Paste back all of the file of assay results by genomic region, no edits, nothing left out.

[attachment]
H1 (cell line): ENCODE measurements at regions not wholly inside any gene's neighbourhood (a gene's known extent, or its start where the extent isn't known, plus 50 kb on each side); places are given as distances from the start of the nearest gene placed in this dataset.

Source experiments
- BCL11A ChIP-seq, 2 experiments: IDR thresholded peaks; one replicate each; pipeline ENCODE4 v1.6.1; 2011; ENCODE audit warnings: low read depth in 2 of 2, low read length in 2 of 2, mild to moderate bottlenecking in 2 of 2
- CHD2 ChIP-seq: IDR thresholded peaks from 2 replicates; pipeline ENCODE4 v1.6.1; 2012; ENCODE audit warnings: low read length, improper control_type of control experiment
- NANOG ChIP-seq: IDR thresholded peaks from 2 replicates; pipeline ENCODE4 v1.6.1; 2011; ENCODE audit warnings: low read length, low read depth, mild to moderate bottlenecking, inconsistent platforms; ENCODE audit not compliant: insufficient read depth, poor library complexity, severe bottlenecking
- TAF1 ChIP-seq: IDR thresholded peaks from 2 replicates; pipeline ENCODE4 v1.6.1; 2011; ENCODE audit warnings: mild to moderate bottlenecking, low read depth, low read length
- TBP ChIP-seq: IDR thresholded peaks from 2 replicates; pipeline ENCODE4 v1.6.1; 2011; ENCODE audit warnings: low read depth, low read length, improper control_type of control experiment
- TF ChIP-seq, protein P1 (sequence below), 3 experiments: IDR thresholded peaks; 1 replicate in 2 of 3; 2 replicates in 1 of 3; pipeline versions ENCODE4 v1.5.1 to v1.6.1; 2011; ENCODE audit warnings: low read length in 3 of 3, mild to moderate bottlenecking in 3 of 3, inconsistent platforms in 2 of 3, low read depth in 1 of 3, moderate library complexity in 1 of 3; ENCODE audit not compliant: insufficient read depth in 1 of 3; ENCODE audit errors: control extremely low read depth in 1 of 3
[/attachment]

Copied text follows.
H1 (cell line): ENCODE measurements at regions not wholly inside any gene's neighbourhood (a gene's known extent, or its start where the extent isn't known, plus 50 kb on each side); places are given as distances from the start of the nearest gene placed in this dataset.

Source experiments
- BCL11A ChIP-seq, 2 experiments: IDR thresholded peaks; one replicate each; pipeline ENCODE4 v1.6.1; 2011; ENCODE audit warnings: low read depth in 2 of 2, low read length in 2 of 2, mild to moderate bottlenecking in 2 of 2
- CHD2 ChIP-seq: IDR thresholded peaks from 2 replicates; pipeline ENCODE4 v1.6.1; 2012; ENCODE audit warnings: low read length, improper control_type of control experiment
- NANOG ChIP-seq: IDR thresholded peaks from 2 replicates; pipeline ENCODE4 v1.6.1; 2011; ENCODE audit warnings: low read length, low read depth, mild to moderate bottlenecking, inconsistent platforms; ENCODE audit not compliant: insufficient read depth, poor library complexity, severe bottlenecking
- TAF1 ChIP-seq: IDR thresholded peaks from 2 replicates; pipeline ENCODE4 v1.6.1; 2011; ENCODE audit warnings: mild to moderate bottlenecking, low read depth, low read length
- TBP ChIP-seq: IDR thresholded peaks from 2 replicates; pipeline ENCODE4 v1.6.1; 2011; ENCODE audit warnings: low read depth, low read length, improper control_type of control experiment
- TF ChIP-seq, protein P1 (sequence below), 3 experiments: IDR thresholded peaks; 1 replicate in 2 of 3; 2 replicates in 1 of 3; pipeline versions ENCODE4 v1.5.1 to v1.6.1; 2011; ENCODE audit warnings: low read length in 3 of 3, mild to moderate bottlenecking in 3 of 3, inconsistent platforms in 2 of 3, low read depth in 1 of 3, moderate library complexity in 1 of 3; ENCODE audit not compliant: insufficient read depth in 1 of 3; ENCODE audit errors: control extremely low read depth in 1 of 3